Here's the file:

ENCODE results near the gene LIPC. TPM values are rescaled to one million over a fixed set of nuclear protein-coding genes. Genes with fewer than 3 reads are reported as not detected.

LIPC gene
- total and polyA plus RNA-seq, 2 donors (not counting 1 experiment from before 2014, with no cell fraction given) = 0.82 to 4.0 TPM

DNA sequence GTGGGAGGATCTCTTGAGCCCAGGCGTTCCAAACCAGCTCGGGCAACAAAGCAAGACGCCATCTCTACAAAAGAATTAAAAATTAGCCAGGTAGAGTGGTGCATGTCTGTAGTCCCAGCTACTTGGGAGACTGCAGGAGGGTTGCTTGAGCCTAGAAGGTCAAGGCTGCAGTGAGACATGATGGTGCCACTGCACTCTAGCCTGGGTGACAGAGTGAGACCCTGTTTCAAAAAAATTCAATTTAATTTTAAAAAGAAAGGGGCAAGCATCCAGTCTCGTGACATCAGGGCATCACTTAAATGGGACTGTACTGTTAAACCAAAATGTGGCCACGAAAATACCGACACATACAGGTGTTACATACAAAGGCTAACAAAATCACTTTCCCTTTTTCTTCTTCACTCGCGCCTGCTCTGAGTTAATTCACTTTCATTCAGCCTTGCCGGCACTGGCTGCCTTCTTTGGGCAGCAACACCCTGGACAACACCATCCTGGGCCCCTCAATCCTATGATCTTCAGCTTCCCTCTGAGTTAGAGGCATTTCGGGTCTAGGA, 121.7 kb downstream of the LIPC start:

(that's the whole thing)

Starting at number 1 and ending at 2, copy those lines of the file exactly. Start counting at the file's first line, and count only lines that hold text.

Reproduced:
ENCODE results near the gene LIPC. TPM values are rescaled to one million over a fixed set of nuclear protein-coding genes. Genes with fewer than 3 reads are reported as not detected.

LIPC gene